NOT many of the millions who pass through Chhatrapati Shivaji Terminus (CST) are aware of its rich history, its architectural gems hidden away on upper floors or even its age. Come July 2, and that’s what the Central Railway hopes to change when it will conduct a heritage walk in the historical property, a UNESCO World Heritage site.
“The railways has requested conservation architect Vikas Dilawari to conduct the walk and he has consented,” said A K Shrivastava, additional general manager, Central Railways.
The heritage walk will include a tour of a railway museum as well as two floors of the building.
The CST — more commonly known by its old name the Victoria Terminus — is considered a masterpiece of Gothic architecture, with Mughal and Hindu styles blended in.
The turrets, intricate designs along the facades, a grand staircase leading up to the marbled dome with stained glasswork and the Statue of Progress at the apex of the building, combined with the fact that the building serves millions of commuters daily, make CST one of the world’s most unique railway stations.
Unknown to many, parts of the heritage site have been open to visitors since December 2012. It is open during the weekdays from 3 pm to 5 pm, and remains closed during the weekends and national holidays. The entry fee per person is Rs 200 and Rs 100 for students.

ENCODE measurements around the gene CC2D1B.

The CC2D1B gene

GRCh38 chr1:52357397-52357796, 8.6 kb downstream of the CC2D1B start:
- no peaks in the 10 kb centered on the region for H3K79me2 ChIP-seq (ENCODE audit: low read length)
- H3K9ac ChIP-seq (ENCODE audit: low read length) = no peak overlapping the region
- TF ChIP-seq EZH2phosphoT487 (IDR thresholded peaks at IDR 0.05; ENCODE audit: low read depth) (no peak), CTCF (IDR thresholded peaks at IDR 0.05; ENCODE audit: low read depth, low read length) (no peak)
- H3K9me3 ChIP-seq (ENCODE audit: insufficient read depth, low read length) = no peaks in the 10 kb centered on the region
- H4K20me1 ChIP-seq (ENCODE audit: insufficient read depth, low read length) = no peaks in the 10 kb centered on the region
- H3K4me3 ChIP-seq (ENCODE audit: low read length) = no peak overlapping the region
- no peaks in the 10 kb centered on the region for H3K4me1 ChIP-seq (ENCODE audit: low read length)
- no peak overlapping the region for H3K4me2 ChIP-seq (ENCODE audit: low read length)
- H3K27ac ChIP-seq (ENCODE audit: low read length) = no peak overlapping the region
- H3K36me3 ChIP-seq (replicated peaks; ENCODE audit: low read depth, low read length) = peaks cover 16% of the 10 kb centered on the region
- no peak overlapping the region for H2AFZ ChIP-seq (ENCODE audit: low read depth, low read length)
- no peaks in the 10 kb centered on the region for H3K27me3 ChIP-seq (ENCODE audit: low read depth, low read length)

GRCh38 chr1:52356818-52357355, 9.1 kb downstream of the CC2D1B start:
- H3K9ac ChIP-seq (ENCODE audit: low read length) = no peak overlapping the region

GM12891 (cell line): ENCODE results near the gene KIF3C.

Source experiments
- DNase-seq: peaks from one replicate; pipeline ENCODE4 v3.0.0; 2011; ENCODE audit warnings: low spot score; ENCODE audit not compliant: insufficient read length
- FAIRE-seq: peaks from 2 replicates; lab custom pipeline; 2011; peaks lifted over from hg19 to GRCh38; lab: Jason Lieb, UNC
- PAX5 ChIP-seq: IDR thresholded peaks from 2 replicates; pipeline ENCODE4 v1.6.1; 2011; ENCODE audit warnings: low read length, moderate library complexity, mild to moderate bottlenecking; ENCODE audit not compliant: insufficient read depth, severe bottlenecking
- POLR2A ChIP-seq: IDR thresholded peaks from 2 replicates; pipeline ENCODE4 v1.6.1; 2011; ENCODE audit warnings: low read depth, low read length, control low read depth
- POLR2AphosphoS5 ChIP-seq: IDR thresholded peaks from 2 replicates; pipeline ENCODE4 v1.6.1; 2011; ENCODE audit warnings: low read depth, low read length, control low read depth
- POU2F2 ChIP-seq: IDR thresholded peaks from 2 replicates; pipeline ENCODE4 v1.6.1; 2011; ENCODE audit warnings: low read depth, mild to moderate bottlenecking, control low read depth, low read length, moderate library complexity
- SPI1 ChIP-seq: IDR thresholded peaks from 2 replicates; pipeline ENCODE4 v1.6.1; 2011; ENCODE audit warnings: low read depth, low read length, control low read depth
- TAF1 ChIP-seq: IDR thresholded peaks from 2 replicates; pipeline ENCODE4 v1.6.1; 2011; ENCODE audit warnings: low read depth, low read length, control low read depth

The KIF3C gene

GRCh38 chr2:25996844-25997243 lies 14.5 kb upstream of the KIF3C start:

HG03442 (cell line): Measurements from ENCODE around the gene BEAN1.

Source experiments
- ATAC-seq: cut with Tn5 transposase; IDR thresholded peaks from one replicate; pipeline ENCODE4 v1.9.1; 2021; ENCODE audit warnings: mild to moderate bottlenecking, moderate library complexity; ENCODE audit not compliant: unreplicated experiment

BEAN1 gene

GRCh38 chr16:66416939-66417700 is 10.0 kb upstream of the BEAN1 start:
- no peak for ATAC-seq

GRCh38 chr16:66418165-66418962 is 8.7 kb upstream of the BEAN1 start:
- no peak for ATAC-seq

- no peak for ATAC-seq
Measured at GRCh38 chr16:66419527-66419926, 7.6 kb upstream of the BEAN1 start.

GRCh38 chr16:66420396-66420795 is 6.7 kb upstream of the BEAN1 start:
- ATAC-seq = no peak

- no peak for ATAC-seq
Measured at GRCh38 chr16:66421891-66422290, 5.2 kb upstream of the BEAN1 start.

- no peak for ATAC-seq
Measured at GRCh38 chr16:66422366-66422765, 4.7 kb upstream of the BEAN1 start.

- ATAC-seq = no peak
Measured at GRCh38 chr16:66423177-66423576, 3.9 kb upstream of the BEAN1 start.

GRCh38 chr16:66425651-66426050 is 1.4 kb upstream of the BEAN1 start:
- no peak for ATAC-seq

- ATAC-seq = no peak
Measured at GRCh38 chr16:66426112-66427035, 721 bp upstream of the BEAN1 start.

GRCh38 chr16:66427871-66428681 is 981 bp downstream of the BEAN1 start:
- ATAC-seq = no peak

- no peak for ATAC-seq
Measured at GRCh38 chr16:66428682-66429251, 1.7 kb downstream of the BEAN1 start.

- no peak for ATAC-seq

A CR official said, “We are not doing this for revenue. This is an initiative for the people of Mumbai to know about this rich heritage and for those interested to get proper guidance.”
Despite its treasures, the museum in the building doesn’t seem to attract a lot of visitors.
“In the beginning, we did get visitors but as time passed, the number of tourists decreased. The days are unpredictable for us. Someday, we do get tourists, while the other times, the number is just zero,” said Ashfaq Sheikh, a guide at the site.
He also added that the timing for which the site is open to tourists is to be blamed for the poor visitor rate .
“The site is only open on weekdays and that too at peak office hours. That is the main reason for the decrease in the number of tourists because people are busy this time ,” he said.
The visitors mostly include foreign tourists and architecture students. “It is always a 60:40 ratio amongst the foreigners and the Indians. Also, there are situations where people entered the premises but didn’t opt for the walk, because of the entry fees that seems somewhat high for a commoner,” said Ashfaq.
The building is now being cleaned up for the heritage week’s walk that starts on July 2.